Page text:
Freedman appears again tonight for the final day of IMOOfest, conducting and playing with the IMOO Orchestra.
– Alayne McGregor
The inaugural IMOOfest (IMOO - Improvising Musicians of Ottawa/Outaouais festival) takes place this Friday October 5 and Saturday October 6, starting at 7:30 p.m. at Club SAW [details]. This mini-festival marks the start of the third year of operation for IMOO and the end of two very busy and artistically successful years of this unique local improvised music series.
IMOO co-founders and improvising musicians Craig Pedersen and Linsey Wellman talked to OttawaJazzScene.ca about IMOOfest, and about the experience of running an improvised music series that has put Ottawa on the map for touring improvisers. We've combined the interview with some photos from past IMOO concerts.
OttawaJazzScene.ca is giving away some free passes to IMOOfest to listeners who are willing to try something new and tell us about the experience. Find out how to apply for free IMOO passes and see links to more stories about IMOO
September 2013: See our story on the 2013-14 NAC Presents lineup.
The National Arts Centre's producer of Variety and Community Programming, Simone Deneau, sang about the 2012-13 “NAC Presents” series of Canadian artists at its official launch on September 25. And singing, specifically jazz vocals (albeit of high calibre), will be the only flavour of jazz that NAC audiences will get for their fix of jazz in the current season.
Straight instrumental jazz is not only absent from NAC Presents, but will also be presented much less by the NAC, with the Geggie Series being dropped from the “NAC Presents” series and returning with only three shows starting in January, half the number of concerts compared to recent seasons.
The eight NAC jazz concerts will present popular, mainstream Canadian vocalists who are generally well-known to and well-regarded by Ottawa-Gatineau listeners. They will have an increased probability of filling the NAC's seats with a broader range of listeners, including those who don't consider themselves jazz fans:
Alex Cuba [November 2-3, 2012/NAC Fourth Stage]: Cuban music crossed with pop, soul and rock. Winner of two Junos (2006 and 2008) in the World Music category.
Amélie et les Singes Bleus [December 6, 2012/NAC Fourth Stage]: French classics in a contemporary, manouche/cabaret interpretation.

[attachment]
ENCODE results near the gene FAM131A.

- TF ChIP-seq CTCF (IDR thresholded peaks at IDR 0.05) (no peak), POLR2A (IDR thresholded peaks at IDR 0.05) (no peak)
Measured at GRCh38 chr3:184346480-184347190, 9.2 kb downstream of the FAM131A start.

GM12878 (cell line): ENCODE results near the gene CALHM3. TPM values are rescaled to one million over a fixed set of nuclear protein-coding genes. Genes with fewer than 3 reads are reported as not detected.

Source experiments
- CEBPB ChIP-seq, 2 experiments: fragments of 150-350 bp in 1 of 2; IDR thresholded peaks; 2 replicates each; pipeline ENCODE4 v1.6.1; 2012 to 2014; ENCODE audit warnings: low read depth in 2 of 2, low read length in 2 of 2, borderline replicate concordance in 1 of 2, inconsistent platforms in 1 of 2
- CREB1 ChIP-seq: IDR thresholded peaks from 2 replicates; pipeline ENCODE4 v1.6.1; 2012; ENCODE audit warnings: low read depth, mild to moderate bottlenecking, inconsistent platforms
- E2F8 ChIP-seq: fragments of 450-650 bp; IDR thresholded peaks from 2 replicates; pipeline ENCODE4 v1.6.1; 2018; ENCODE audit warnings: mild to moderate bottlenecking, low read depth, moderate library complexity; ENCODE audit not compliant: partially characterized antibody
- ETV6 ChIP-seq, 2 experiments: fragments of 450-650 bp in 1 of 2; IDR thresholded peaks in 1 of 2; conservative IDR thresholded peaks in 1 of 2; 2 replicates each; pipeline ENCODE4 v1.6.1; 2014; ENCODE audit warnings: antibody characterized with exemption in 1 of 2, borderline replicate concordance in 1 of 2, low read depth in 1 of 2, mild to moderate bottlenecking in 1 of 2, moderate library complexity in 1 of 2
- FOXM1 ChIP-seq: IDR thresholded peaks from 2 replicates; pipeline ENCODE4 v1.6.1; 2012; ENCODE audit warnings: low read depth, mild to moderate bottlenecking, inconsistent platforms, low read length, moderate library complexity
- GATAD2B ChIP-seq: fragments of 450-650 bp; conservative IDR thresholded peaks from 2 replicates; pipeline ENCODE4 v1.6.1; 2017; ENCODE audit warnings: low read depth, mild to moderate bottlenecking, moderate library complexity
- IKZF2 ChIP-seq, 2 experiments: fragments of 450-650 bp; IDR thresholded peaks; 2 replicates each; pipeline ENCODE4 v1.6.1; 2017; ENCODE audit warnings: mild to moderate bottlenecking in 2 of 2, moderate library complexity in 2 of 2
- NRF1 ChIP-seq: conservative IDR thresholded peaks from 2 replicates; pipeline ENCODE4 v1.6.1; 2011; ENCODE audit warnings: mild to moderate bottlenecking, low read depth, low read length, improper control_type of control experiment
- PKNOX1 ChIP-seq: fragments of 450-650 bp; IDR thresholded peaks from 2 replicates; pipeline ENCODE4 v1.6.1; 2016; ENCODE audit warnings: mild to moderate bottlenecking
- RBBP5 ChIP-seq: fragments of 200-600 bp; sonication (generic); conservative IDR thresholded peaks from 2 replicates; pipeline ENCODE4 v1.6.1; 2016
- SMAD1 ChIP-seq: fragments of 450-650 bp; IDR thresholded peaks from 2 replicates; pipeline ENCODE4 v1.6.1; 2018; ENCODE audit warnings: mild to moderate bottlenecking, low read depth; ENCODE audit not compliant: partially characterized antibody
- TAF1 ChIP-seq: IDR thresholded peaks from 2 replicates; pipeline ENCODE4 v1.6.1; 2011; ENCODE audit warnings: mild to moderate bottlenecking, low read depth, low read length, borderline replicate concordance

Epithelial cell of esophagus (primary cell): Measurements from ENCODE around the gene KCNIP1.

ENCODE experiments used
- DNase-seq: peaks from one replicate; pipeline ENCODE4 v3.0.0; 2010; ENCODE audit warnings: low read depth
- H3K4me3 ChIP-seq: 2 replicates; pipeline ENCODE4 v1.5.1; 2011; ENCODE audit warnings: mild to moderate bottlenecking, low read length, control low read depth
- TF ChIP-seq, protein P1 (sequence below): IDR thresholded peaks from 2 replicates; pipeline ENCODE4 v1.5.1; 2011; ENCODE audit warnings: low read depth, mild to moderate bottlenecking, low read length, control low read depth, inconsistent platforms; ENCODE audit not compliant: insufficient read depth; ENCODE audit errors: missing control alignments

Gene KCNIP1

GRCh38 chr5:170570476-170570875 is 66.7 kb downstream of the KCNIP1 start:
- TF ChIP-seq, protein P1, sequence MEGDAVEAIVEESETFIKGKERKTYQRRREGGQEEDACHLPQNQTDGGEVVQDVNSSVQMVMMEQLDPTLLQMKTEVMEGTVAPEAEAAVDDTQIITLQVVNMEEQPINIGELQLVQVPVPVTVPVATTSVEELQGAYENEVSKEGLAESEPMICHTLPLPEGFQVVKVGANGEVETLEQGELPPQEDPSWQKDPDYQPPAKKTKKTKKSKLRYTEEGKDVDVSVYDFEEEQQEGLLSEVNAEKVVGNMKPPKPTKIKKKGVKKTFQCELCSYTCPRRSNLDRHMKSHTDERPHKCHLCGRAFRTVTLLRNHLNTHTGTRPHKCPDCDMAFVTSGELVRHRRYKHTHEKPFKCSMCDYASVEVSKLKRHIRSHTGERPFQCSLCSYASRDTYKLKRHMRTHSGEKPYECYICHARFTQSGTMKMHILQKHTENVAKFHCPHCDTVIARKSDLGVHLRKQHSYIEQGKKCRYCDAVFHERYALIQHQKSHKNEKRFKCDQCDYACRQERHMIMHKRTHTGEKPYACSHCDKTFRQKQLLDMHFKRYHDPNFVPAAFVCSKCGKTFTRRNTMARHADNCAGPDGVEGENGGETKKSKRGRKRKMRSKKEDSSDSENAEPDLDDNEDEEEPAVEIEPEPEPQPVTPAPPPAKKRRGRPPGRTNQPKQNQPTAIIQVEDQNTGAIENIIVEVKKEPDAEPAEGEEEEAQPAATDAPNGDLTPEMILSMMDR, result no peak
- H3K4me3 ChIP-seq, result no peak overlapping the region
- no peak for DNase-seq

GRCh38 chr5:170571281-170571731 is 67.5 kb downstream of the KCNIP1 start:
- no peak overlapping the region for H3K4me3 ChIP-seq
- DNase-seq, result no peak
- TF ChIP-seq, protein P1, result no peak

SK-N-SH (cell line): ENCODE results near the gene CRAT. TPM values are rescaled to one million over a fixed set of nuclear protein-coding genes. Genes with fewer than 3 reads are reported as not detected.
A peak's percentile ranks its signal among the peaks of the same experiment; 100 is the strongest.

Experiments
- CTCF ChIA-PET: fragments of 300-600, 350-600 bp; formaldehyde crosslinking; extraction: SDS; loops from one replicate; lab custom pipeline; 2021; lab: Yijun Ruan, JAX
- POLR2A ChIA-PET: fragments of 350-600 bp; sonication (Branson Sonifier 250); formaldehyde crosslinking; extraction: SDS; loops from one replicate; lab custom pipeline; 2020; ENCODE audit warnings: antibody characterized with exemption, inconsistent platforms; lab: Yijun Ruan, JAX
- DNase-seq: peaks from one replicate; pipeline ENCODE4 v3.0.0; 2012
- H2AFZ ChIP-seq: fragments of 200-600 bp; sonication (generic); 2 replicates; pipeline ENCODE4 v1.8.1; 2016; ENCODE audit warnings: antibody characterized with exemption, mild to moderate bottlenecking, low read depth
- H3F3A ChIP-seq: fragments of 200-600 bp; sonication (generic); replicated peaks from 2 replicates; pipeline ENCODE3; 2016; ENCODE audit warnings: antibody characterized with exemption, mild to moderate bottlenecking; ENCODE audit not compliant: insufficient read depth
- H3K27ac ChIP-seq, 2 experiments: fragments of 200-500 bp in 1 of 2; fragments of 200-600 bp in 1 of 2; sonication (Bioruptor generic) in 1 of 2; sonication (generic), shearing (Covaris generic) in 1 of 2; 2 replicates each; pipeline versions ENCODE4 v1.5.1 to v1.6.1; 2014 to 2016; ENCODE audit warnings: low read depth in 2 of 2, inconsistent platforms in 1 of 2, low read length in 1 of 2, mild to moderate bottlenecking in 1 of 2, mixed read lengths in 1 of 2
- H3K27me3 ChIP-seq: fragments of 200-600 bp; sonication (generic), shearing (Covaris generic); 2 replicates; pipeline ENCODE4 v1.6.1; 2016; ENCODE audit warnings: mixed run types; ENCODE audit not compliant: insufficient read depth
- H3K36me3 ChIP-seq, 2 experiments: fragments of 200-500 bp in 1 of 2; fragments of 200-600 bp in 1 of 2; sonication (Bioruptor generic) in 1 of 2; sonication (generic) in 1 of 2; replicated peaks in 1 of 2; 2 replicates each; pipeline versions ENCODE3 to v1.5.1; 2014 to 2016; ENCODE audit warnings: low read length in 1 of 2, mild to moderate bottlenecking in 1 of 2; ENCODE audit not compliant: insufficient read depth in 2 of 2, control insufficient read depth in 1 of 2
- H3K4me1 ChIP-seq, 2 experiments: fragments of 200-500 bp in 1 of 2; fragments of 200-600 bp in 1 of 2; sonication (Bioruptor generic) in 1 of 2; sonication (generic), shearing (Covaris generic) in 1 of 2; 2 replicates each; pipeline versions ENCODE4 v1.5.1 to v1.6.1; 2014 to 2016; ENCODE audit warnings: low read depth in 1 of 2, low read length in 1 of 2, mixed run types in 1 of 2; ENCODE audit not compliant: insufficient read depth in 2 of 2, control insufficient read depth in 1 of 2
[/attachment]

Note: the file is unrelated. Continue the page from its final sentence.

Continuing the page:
Holly Cole Christmas [December 20, 2012/NAC Theatre]: A Canadian vocal jazz icon with a sophisticated style and a long international career, who has influenced many other Canadian jazz vocalists. The lead track of her new CD, Night (to be released in November), is a remake of the James Bond film theme “You Only Live Twice”, music she describes as coming with a wink.
Charles Spearin: The Happiness Project
Guelph Jazz Festival
River Run Centre (Cooperators Hall)
Sunday, September 9, 2012
We sing as we talk.
We may not realize it – we may not even be very good at it – but each of us has an inherent cadence in our speech, which reflects our selves, our times, and our personalities. And some of those cadences can carry beautiful melodies.
That realization allowed composer Charles Spearin to create what was the most delightfully surprising concert at the 2012 Guelph Jazz Festival.
In 2009, Spearin released The Happiness Project, which went on to win the 2010 Juno for Best Contemporary Jazz Album against a strong field of contenders. The raw material for the project was interviews that Spearin conducted with his neighbours – old and young and from many different backgrounds – about how they saw happiness.
- John Coltrane at the Guelph Jazz Festival (review)
- The gift of reverberation: Colin Stetson and Ben Grossman at the Guelph Jazz Festival (review)
- Huntsville: louder in Guelph, quieter in Ottawa?
- 2012 Guelph Jazz Festival: around the world and into new places
- You'll lose sleep over Guelph's Nuit Blanche
- Yoxon/Ferguson CD fundraising campaign reaches its goal
- A musical preview of Renée Yoxon's and Mark Ferguson's new CD
- Strong jazz lineup in Ottawa and Gatineau this fall
- Mark Fewer's violin extravaganza at Ottawa Chamberfest (review)
- John MacLeod Big Band (review)
- John MacLeod harnesses the creative energy of a big band with his Rex Hotel Jazz Orchestra
- Riverside (review)
- Carleton U Jazz Camp goes batty presenting a quartet of duos
- 2012 Chamberfest: "a real fascination with jazz"
- Trumpets, Trumpets at IMOO
- Chamber Elements: Many unique ways of listening to improvised music
- FestivAsia brings Jazz to Chinatown this summer
- Thomson, Hood, and Stewart: Poetry in motion at IMOO
- Rachel Therrien develops new sounds at IMOO
- Notes in Triplicate's world premiere at Avant-Garde